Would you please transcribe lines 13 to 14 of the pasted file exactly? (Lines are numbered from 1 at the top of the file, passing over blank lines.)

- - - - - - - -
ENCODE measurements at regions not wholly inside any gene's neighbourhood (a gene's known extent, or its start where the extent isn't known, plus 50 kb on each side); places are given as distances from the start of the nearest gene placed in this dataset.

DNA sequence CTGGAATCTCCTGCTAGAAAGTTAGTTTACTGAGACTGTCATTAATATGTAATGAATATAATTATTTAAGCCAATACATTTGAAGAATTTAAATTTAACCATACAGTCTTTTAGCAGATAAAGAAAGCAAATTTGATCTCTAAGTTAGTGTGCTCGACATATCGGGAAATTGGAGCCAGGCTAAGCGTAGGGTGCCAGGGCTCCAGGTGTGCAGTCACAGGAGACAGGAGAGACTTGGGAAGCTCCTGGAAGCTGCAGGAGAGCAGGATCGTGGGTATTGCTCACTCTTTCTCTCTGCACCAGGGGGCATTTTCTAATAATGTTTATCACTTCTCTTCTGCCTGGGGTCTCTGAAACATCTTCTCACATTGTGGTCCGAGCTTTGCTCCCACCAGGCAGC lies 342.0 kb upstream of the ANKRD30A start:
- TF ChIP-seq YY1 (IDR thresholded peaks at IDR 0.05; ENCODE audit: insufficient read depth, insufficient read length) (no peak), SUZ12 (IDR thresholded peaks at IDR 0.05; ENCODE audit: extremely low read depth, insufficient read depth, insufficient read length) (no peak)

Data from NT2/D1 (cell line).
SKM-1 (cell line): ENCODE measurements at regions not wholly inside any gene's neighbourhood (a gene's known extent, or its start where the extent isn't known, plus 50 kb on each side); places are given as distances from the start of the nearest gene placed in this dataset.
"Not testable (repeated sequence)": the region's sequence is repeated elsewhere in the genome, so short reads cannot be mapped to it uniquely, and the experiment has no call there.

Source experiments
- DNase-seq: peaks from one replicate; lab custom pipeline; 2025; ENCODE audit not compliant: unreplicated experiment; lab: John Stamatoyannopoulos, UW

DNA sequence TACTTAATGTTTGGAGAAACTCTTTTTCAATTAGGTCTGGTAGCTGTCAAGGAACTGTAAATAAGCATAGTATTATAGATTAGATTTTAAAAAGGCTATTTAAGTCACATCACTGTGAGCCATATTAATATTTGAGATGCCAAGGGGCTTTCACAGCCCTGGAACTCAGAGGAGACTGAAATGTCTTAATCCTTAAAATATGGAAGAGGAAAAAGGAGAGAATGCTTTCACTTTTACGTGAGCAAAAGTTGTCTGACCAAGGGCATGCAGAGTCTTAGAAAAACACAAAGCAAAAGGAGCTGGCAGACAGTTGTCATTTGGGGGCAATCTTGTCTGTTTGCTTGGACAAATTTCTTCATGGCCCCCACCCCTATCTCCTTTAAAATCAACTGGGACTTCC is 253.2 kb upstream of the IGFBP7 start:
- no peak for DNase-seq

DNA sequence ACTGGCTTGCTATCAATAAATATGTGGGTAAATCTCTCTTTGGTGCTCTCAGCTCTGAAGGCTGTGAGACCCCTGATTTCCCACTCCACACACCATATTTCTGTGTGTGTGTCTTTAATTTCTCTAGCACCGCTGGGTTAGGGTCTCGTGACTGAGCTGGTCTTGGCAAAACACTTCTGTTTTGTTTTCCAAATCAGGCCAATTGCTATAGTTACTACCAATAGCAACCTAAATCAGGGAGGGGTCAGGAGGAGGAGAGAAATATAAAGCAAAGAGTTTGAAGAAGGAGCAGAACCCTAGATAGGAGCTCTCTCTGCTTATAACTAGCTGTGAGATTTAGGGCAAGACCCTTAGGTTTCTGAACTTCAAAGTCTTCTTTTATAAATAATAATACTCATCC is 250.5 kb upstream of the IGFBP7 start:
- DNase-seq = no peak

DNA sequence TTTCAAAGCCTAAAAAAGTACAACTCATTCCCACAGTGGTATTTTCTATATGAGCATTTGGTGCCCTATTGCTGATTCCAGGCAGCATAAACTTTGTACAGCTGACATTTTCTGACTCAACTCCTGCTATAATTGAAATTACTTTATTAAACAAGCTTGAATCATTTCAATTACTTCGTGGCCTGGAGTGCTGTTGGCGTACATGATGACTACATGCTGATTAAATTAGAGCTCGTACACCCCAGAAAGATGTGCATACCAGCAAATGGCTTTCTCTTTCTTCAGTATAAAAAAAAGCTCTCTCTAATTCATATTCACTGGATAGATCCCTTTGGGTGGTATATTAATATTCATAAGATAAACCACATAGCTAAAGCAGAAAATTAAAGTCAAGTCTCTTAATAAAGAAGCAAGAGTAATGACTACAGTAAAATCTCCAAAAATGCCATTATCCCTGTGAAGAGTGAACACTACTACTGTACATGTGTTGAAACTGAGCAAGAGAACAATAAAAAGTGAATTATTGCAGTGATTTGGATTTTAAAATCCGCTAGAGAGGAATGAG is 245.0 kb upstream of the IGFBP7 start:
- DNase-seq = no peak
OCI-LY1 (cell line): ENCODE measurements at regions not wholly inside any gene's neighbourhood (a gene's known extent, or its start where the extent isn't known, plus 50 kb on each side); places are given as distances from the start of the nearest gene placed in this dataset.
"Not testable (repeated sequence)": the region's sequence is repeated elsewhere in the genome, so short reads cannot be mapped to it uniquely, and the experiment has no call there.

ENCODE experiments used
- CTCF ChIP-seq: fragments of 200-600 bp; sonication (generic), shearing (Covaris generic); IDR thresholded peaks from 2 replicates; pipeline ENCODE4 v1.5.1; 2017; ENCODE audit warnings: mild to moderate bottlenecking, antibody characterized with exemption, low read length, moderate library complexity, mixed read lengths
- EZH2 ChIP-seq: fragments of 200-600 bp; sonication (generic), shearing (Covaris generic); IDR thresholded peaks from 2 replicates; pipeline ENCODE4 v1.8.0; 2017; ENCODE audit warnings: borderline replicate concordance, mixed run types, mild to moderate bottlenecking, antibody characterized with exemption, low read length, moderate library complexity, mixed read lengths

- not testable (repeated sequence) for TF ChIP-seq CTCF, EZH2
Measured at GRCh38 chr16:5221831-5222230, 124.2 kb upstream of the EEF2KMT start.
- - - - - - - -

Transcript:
DNA sequence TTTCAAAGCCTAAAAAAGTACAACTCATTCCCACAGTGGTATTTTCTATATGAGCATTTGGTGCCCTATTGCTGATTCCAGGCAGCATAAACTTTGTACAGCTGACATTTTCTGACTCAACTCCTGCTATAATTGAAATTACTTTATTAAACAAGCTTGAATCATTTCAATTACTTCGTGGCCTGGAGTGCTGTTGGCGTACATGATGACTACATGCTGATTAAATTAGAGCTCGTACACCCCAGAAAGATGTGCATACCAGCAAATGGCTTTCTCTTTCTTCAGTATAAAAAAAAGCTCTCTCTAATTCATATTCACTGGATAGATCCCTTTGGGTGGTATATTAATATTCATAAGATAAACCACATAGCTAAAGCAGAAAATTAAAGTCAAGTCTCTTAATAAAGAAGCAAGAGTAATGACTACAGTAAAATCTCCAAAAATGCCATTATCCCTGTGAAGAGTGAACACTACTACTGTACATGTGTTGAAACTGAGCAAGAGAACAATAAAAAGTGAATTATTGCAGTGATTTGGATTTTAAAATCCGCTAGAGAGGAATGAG is 245.0 kb upstream of the IGFBP7 start:
- DNase-seq = no peak